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Assaults and Offences of Violence

 

Offences against the person in the form of assault is one of the more common types of crime committed in Queensland.

Assault and related charges not only encompass physical injury, but also the threat of injury, and these charges often carry heavy sentences, such as imprisonment, community service or weekend detention.

Cases of assault are usually perpetrated by one person against another; however, there are also charges for incidents that involve more than one offender.

Affray, riot and violent disorder are charges that can be brought against people who participate in group fights. These fights are usually in public places and may disturb the peace; however, they can also occur in a private residence.

If charged with any of the following offences, you should obtain legal advice immediately.

 

Common Assault

A charge of common assault occurs often in situations where violence is involved. The definition and understanding of common assault is also quite broad, meaning the charge can be laid in many different scenarios.

 

The law says that common assault has occurred

- if a person strikes, touches or moves or otherwise applies force of any kind

- to another person, either directly or indirectly

- without the other persons consent or

- with the other persons consent if obtained by fraud (lying) or

- if a person by any bodily act or gesture attempts or threatens to apply force

- to a person without consent and

- the person attempting or threatening to apply force has an actual or apparent present ability to fulfil this threat or attempt.

 

 A charge of common assault is often laid along with other charges of violent acts. This definition of common assault is a requirement if the Police wish to charge you with the offence of Assault Occasioning Bodily Harm.

 

Assault Occasioning Bodily Harm

If Common Assault has occurred and the person being assaulted has suffered bodily harm, then the charge of Assault Occasioning Bodily Harm is available.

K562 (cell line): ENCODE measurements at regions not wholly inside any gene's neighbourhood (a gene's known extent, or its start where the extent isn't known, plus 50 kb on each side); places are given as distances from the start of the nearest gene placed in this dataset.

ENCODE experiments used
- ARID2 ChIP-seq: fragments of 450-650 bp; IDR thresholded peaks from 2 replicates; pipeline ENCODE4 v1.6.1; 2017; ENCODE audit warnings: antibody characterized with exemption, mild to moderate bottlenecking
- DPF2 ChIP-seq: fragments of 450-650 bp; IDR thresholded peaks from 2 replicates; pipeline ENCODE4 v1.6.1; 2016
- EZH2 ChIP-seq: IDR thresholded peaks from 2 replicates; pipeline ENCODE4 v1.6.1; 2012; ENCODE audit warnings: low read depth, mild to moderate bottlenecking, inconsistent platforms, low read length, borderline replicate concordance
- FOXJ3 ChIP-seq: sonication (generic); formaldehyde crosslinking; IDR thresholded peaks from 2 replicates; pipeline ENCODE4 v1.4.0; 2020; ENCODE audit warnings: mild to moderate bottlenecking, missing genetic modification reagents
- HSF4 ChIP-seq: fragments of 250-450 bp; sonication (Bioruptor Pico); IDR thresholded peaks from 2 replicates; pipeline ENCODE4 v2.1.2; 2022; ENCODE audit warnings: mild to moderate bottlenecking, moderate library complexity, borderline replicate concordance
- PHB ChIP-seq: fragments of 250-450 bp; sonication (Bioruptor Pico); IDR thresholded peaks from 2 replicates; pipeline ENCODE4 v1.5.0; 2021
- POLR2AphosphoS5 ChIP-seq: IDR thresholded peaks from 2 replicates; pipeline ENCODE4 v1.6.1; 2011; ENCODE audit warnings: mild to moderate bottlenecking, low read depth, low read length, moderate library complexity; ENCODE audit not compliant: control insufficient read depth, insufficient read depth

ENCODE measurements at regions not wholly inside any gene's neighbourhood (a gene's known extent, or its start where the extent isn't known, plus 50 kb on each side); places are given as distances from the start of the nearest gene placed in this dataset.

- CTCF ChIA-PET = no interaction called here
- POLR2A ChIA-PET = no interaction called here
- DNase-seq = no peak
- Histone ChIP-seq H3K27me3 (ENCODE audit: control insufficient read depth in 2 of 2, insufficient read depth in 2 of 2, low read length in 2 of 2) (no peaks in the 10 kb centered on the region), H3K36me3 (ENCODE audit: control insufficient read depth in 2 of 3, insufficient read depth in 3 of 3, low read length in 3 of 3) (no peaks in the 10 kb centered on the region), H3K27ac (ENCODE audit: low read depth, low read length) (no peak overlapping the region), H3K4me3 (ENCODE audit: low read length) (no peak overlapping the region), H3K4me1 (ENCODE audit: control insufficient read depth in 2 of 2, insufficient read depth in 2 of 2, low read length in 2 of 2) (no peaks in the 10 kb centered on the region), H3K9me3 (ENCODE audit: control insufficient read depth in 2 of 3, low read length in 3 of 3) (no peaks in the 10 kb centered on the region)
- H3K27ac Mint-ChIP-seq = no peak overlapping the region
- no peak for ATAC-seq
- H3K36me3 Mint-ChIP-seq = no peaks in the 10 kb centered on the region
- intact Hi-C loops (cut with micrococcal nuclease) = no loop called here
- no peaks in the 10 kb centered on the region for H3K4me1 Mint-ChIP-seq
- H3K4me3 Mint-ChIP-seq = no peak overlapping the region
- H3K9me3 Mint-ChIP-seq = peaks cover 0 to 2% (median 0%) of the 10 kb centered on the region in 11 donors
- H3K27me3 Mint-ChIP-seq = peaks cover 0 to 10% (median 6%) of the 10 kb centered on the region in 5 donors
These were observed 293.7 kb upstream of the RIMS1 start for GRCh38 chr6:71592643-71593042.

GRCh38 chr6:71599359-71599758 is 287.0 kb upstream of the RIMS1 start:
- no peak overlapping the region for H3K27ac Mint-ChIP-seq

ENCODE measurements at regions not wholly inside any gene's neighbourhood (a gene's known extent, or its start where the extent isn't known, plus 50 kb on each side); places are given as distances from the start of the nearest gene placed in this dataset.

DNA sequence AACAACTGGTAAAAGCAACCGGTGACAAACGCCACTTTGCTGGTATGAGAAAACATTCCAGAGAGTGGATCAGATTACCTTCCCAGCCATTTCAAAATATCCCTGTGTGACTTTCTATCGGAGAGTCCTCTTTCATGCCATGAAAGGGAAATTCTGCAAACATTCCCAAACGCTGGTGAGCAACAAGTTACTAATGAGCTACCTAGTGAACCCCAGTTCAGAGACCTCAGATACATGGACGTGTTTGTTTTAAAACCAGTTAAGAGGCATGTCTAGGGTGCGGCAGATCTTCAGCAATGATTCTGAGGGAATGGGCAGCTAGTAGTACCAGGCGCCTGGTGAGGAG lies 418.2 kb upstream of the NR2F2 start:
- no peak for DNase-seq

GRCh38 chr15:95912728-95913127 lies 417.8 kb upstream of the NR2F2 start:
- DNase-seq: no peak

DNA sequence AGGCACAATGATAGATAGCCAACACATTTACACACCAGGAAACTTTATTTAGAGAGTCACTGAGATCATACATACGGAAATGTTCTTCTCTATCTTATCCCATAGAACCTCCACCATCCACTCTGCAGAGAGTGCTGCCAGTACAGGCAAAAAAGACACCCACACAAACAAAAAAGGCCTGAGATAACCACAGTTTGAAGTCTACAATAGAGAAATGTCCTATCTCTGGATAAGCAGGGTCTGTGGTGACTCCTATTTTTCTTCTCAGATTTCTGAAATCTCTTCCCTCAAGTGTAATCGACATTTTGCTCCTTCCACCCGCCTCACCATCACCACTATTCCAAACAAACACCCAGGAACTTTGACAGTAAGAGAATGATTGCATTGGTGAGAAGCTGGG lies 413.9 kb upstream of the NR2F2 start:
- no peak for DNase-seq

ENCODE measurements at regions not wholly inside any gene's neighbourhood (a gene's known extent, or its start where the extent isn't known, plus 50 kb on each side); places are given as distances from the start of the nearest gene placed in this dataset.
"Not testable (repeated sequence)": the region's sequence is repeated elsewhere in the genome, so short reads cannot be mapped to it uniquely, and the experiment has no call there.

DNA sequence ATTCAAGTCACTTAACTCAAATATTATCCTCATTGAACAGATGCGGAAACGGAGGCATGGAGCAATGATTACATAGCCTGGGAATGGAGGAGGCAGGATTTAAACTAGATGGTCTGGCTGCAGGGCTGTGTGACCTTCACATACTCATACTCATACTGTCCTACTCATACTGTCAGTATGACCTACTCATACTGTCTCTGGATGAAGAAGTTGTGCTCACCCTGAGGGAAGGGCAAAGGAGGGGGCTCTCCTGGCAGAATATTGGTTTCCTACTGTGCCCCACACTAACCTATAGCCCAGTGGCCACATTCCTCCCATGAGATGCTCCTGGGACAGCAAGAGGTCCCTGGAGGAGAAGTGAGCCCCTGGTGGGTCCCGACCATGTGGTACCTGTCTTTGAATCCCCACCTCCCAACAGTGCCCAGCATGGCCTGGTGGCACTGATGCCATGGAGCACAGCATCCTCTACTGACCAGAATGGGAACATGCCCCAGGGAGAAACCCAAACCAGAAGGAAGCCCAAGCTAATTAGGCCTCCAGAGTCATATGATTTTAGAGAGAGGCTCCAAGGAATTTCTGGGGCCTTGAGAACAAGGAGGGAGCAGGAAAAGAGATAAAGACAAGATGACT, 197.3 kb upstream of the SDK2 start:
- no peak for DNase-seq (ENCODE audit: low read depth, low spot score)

Bodily harm is any bodily injury that interferes with the other persons health or comfort.

There are harsher penalties to be imposed if a dangerous weapon is involved with the bodily harm and if there are more then one persons involved in the assault.

 

Grievous Bodily Harm

The law states that any person who unlawfully does grievous bodily harm to another person is guilty of a crime.

Grievous bodily harm is defined to mean

  •  the loss of a distinct organ of the body; or
  •  serious disfigurement; or
  •  any bodily injury of such nature that, if left untreated, would endanger or be likely to endanger life or cause or be likely to cause permanent injury to health.

It is irrelevant in this offence as to whether medical treatment had been available or not.

 

What the Police Must Prove

In all of these charges of assault and violent acts, the Police must be able to prove beyond a reasonable doubt with evidence that these charges have been satisfied.

The Police must also prove beyond a reasonable doubt that the assault was unlawful, that is not authorised, justified or excused by law

It will be necessary for the Police in every offence to prove that the accused was the person who committed the offence.

 

If you have been charged with any of the above offences, call Mulcahy Ryan Lawyers on 07 3217 5511, or on our 24/7 Hotline 0402 561 650 for legal advice as soon as possible, dont leave it till the last minute.

 

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